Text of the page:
World Heritage listing: Some words of caution

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Following Unesco’s recognition of George Town and Malacca as world heritage sites, LW wrote these important words of caution, which I thought I should highlight:

I just hope, though, that this listing will actually bring about more context sensitive and local-culture-based modes of development in Penang and Melaka that are sustainable in the long term – not speculative and profiteering projects that will only earn quick cheap dollars from tourists but suck the life out of the cities.

The former will ensure the emergence of timeless, authentic, subtle, unique qualities in the cities that result from the socio-cultural practices of true living communities, which are the true attraction to tourists (Italy’s Venice and Siena; Southern France’s many hill towns; and Vietnam’s Ho An are quick cases in point) and eventually the pride of the people.

The latter, characterised by quick, context-blind, cosmetic, superficial, shouting-for-attention “improvements”, will degrade Penang and Melaka into just any capitalist cities with no inner-soul and spirit.

I cringe as thoughts suggesting that the latter will more likely happen surface in my mind. I frantically search for light that will eliminate my dark thoughts but the light is being rapidly blown out by the unabated winds of economic development that the State Government is (perhaps inadvertently?) fanning.

While this listing will no doubt boost economic activity in the inner city and diversify the economy, it would be a pity if we are blinded by the potential $$$$$ to be made and more so if that tarnishes and corrupts the real historical treasure we have been entrusted to preserve.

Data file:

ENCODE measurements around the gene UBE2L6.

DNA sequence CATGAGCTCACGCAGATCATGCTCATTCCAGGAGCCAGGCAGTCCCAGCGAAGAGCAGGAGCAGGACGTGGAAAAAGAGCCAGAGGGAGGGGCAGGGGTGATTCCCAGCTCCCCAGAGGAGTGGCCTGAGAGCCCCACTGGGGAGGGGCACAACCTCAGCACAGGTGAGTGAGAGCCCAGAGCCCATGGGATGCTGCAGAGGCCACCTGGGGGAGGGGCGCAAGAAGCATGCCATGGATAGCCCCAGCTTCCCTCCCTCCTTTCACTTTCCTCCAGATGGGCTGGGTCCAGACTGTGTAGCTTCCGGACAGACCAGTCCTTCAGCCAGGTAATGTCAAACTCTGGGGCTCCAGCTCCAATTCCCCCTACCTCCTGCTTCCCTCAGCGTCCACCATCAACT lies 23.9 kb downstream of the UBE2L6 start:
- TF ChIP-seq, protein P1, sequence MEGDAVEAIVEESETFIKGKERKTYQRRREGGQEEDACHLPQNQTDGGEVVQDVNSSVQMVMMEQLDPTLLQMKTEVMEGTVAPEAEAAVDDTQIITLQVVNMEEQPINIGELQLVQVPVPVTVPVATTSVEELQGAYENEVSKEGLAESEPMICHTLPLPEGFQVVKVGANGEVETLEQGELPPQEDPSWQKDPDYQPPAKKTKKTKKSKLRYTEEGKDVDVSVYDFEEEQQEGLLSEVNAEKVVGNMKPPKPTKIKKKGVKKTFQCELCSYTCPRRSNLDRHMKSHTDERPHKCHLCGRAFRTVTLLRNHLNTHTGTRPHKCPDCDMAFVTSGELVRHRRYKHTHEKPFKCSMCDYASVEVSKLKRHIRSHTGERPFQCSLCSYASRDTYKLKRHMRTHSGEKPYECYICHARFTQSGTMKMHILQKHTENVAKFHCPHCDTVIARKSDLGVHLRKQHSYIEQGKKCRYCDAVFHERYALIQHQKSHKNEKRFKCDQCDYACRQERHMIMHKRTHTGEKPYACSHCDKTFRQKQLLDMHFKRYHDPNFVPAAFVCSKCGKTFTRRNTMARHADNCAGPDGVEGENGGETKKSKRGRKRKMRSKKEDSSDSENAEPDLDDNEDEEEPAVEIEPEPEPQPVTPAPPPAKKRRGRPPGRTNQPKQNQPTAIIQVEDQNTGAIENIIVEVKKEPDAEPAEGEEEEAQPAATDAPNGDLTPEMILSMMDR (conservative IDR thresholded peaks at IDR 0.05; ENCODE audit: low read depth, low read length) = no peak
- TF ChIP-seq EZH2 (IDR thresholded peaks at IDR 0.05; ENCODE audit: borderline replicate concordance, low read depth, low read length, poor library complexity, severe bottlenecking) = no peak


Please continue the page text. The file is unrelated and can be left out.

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mgspg og

The Penang Heritage Trust has been doing a good job. Give them more say, rope them into whatever committee LGE is intending to form. For Penang to retain its charm, do away with the monorail and the PORR, bring back the tram or if this is not possible, simply improve public transport. When I was growing up in Penang, cycling was the most convenient mode of transport. Can this be encouraged and revived?

BlueMoon

Hi Anil,

Can you tell Lim G.H to visit Adelaide and see the tram service here. I hope he would do that….

artic turban

I picked this up from other postings, lets show how the pm how we bloggers are liars, if not for bloggers than …. umno can get away with anything. so pm who is the liar now
this is the epitome of barisan’s criteria for members of parliment. these are the umno champions.
this is off your subject matter but still salient, here is bung … with his unparlimentary gesture, lets demand for his suspension.
Watch this for evidence. Bung … cannot escape now!

bung … must go.
http://in.youtube.com/watch?v=Dxy7ji65K0o

pejuang anti-bung …

Dattaya

To my knowledge the only problem for the locals to visit Penang Island is the traffic congestion at the bridge and various places in George town. Car pooling is necessary, traffic control system should be improved and the drastic need is a very good transport system.

In early days it was easy to get buses and trams to any part of the island as soon as one crosses the channel.

Hope the old days of duty free days returns to Pearl off the Orient.

Andrew

And we can forget about longest buffets etc.

Andrew

Our state government has been bestowed a golden opportunity to revive Penang’s fortunes. Let’s all hope they will be working feverishly towards a sustainable tourist industry. A comprehensive programme should include well organised heritage tours with capable and well spoken tour leaders, promoted via leading tour agencies the world over, should our embassies feel reluctant to extend a helping hand. We are certainly not looking for borrowed carnival themes inspired by Hawaii or the like. Keep it real. Videos of our many colourful ethnic celebrations could be kept on reruns at places of rest. It’s not as if we are… Read more »